A lot of these are familiar from when I was growing up.  We were pretty poor and my mom had to be very creative to feed a family of 5 of a budget of $17 per week.  When she was going through some old papers she rean accross a stack of menus and shopping lists from 1975 when I was 7 years old.  For fun I sat down and priced out the items on her list.  At the time (I think it was about 2002) it would have cost her about $65 to buy the food on the list.  Of course she also would have added produce from the our garden to that, but still...


  

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MrsSamMerlotte
by on Mar. 16, 2013 at 4:59 PM
1 mom liked this
Road kill as in..... Road kill?
Posted on CafeMom Mobile
debramommyof4
by Silver Member on Mar. 16, 2013 at 5:02 PM
1 mom liked this

 Yes.  Some people still eat it.  I am very lucky not to need to though. 

Quoting MrsSamMerlotte:

Road kill as in..... Road kill?

 

kirbymom
by Sonja on Mar. 16, 2013 at 5:04 PM

Some people don't consider that to be too dirty to eat. What is good for one may not be good for another. You know? :) 

Quoting MrsSamMerlotte:

Road kill as in..... Road kill?


  

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MrsSamMerlotte
by on Mar. 16, 2013 at 5:06 PM
I don't think I could, but who knows what I woods do if my children were starving.


Quoting kirbymom:

Some people don't consider that to be too dirty to eat. What is good for one may not be good for another. You know? :) 

Quoting MrsSamMerlotte:

Road kill as in..... Road kill?



Posted on CafeMom Mobile
kckmom3
by on Mar. 16, 2013 at 5:12 PM
We ate a lot of homemade beans,rice and tortillas. Wasn't too bad. I don't know about that stuff from the list though..yikes!!
Posted on the NEW CafeMom Mobile
kirbymom
by Sonja on Mar. 16, 2013 at 5:15 PM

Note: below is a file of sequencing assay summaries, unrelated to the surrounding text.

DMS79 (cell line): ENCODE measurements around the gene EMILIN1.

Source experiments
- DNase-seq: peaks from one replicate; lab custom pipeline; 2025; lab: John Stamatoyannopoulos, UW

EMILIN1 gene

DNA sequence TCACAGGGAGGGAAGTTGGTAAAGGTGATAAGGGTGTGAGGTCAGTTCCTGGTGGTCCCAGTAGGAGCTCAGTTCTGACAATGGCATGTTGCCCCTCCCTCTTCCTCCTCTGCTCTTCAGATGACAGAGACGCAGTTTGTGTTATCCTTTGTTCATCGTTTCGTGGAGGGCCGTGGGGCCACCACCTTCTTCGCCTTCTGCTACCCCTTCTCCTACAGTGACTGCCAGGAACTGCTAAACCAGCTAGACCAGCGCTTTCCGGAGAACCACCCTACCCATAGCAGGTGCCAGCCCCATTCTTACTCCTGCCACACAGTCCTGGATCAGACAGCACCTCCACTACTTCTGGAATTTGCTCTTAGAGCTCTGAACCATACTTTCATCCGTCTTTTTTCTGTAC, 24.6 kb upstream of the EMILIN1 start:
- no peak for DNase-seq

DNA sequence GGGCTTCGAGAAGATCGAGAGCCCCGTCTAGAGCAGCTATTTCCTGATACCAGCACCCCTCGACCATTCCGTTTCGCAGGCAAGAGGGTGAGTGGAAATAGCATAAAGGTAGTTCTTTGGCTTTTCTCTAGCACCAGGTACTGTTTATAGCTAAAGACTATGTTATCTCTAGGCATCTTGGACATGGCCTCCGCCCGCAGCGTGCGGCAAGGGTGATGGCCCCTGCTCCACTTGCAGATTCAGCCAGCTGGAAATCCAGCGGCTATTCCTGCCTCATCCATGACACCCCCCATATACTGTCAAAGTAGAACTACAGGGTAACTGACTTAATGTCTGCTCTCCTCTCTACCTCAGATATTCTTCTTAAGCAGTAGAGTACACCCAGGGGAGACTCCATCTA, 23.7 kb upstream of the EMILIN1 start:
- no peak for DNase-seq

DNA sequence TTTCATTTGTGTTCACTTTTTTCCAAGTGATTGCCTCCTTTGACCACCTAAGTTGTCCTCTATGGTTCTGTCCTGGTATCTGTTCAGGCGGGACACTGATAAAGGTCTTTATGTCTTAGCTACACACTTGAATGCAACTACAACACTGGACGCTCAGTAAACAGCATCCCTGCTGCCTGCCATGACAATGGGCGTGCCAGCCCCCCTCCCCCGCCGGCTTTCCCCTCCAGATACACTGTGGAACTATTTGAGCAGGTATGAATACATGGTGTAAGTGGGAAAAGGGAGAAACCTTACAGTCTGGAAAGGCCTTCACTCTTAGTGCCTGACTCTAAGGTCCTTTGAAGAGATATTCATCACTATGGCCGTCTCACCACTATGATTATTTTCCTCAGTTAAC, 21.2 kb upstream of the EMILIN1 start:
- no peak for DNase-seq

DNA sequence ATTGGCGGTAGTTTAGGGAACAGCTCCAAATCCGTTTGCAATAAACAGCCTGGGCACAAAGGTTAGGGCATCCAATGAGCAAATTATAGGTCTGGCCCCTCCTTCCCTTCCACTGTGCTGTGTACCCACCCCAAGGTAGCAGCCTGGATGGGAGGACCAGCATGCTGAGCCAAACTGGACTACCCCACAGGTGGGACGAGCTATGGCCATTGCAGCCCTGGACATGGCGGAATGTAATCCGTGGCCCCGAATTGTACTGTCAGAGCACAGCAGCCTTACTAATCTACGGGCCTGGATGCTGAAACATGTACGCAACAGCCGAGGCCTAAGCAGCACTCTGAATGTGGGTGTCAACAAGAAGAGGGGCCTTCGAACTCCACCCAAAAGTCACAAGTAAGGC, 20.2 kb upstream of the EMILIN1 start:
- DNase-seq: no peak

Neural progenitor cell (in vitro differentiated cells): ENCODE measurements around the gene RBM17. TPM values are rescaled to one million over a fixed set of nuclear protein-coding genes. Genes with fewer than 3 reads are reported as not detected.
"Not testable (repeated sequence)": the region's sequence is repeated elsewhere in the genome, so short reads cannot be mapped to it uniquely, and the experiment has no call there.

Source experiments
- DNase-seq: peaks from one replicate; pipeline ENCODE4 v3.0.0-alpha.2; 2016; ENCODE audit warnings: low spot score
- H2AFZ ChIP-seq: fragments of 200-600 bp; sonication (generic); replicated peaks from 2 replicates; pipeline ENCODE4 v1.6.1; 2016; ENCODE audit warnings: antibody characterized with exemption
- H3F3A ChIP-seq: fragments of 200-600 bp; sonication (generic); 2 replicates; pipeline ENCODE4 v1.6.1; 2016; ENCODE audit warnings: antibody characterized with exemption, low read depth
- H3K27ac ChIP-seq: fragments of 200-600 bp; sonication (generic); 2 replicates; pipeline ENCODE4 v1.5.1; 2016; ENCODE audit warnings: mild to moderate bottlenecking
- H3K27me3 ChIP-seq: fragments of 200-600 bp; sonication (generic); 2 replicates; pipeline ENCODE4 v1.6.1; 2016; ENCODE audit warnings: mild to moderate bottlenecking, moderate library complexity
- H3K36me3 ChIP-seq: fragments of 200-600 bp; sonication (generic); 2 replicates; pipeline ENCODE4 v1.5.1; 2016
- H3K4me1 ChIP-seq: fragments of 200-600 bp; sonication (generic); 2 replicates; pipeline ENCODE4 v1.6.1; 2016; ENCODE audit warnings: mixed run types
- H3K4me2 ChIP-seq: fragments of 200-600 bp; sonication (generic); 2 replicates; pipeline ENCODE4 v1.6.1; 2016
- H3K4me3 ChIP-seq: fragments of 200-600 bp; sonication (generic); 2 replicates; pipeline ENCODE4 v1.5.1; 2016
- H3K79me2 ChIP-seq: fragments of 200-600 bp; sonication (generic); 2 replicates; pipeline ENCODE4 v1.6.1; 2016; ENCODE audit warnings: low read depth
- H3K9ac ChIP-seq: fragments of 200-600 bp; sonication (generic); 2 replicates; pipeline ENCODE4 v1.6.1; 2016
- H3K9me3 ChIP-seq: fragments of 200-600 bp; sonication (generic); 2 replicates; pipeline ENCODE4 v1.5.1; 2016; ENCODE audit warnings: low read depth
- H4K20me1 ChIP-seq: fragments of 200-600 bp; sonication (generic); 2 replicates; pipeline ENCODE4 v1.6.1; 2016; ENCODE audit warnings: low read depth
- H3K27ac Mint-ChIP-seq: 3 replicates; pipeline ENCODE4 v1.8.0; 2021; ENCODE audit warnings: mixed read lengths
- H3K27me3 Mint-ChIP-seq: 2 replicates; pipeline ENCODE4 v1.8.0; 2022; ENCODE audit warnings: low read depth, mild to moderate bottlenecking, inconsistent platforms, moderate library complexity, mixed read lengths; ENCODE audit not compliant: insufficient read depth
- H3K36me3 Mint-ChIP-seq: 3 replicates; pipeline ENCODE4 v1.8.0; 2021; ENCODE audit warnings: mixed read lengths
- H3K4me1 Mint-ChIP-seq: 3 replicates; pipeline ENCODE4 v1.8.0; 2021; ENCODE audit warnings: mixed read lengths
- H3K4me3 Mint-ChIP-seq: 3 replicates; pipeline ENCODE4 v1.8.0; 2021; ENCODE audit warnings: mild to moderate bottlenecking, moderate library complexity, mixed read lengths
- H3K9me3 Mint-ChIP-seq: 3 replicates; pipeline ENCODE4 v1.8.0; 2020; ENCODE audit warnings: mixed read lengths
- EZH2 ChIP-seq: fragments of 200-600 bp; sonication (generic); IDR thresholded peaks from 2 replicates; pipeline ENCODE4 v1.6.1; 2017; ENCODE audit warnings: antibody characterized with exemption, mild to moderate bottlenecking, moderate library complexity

I certainly understand your sentiments.  

Quoting MrsSamMerlotte:

I don't think I could, but who knows what I woods do if my children were starving.


Quoting kirbymom:

Some people don't consider that to be too dirty to eat. What is good for one may not be good for another. You know? :) 

Quoting MrsSamMerlotte:

Road kill as in..... Road kill?




  

undefined

bluerooffarm
by Gold Member on Mar. 16, 2013 at 5:17 PM

 I've eaten a lot of these too.  We had other names for some of them... One eyed Willie, we called toad in the hole (my boys LOVE that).  Beans and wienies.  Rag soup we made with the bow tie noodles and called it butterflies in the field.  We put "stewed" (canned) tomatoes on anything...potatoes, bread cubes, grits, noodles.

My boys like most of these recipes.

Kenre
by on Mar. 16, 2013 at 5:20 PM
Grew up on mayo sandwiches. We eat very frugal here at my place. A lot of tomato dishes since we grow our own tomatoes and can them.
Posted on CafeMom Mobile
bluerooffarm
by Gold Member on Mar. 16, 2013 at 5:24 PM

 Where is the coffee soup?  Yummy!

And dad made something called pot pie, which was some kind of biscuit steamed over ham soup.  And we used to cut the "warts" off of these big squash and fry them.  Then the squash could keep growing and we could eat more the next day.